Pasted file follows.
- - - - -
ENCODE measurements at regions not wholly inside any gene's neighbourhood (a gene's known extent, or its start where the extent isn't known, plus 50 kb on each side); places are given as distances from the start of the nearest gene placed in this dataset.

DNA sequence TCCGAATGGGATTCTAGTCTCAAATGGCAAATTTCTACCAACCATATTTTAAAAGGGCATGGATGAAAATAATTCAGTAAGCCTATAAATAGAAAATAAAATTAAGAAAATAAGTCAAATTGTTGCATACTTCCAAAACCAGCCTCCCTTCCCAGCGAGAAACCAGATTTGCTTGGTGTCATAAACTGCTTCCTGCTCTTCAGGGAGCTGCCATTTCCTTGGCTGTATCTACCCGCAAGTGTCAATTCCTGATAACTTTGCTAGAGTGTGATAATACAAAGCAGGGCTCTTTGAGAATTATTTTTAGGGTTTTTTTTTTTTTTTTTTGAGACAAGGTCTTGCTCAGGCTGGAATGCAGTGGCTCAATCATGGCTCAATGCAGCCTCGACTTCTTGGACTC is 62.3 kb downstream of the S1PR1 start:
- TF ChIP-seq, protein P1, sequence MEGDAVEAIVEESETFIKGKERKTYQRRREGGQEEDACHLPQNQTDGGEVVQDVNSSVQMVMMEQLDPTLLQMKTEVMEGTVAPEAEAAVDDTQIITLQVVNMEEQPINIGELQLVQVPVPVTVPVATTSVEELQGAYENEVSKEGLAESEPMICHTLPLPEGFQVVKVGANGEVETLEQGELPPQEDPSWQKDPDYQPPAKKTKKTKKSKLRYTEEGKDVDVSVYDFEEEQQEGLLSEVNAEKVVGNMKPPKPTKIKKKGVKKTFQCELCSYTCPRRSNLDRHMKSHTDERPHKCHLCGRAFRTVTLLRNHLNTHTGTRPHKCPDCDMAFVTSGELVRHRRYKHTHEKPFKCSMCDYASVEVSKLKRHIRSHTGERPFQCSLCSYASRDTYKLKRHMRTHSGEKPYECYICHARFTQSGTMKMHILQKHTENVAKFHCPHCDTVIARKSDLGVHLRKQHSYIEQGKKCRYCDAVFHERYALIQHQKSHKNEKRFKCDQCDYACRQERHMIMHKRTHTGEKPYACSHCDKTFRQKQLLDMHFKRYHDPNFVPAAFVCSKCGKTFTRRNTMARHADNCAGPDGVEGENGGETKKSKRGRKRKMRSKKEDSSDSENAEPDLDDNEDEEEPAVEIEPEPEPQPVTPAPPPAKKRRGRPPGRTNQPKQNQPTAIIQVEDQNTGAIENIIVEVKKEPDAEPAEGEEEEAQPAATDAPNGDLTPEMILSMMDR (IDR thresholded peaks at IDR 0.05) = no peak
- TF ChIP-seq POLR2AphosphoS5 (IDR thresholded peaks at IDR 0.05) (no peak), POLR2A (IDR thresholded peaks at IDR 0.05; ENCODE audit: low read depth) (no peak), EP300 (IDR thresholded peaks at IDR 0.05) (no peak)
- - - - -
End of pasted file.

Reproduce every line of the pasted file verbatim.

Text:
ENCODE measurements at regions not wholly inside any gene's neighbourhood (a gene's known extent, or its start where the extent isn't known, plus 50 kb on each side); places are given as distances from the start of the nearest gene placed in this dataset.

DNA sequence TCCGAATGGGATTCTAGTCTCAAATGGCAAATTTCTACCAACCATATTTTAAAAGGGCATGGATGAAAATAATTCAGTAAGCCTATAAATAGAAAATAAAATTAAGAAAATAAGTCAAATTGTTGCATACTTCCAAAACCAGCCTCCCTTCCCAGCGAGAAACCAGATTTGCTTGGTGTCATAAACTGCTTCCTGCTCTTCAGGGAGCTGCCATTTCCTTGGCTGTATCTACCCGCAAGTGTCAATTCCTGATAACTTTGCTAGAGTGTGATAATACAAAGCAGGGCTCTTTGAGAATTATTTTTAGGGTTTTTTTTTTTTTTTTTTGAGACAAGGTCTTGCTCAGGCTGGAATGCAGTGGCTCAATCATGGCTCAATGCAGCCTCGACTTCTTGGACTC is 62.3 kb downstream of the S1PR1 start:
- TF ChIP-seq, protein P1, sequence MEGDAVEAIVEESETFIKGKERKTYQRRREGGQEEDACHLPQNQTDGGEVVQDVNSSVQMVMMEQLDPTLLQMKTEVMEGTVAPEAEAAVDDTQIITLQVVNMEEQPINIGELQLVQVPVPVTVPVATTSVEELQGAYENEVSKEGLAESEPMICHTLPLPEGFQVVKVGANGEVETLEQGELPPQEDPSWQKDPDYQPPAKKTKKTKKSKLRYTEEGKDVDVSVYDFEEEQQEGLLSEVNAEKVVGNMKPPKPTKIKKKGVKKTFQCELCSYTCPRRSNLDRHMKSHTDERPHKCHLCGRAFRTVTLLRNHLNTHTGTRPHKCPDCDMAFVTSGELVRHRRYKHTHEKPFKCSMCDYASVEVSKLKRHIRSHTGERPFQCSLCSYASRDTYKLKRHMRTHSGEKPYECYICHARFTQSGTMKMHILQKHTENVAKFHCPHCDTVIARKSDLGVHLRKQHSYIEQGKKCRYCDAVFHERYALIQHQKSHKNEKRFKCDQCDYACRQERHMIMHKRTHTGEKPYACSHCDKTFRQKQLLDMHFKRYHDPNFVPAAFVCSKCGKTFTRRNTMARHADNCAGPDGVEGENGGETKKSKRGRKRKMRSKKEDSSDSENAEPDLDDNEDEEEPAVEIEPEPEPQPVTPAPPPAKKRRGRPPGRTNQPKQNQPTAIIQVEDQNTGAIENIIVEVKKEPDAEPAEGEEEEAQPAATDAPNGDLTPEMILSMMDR (IDR thresholded peaks at IDR 0.05) = no peak
- TF ChIP-seq POLR2AphosphoS5 (IDR thresholded peaks at IDR 0.05) (no peak), POLR2A (IDR thresholded peaks at IDR 0.05; ENCODE audit: low read depth) (no peak), EP300 (IDR thresholded peaks at IDR 0.05) (no peak)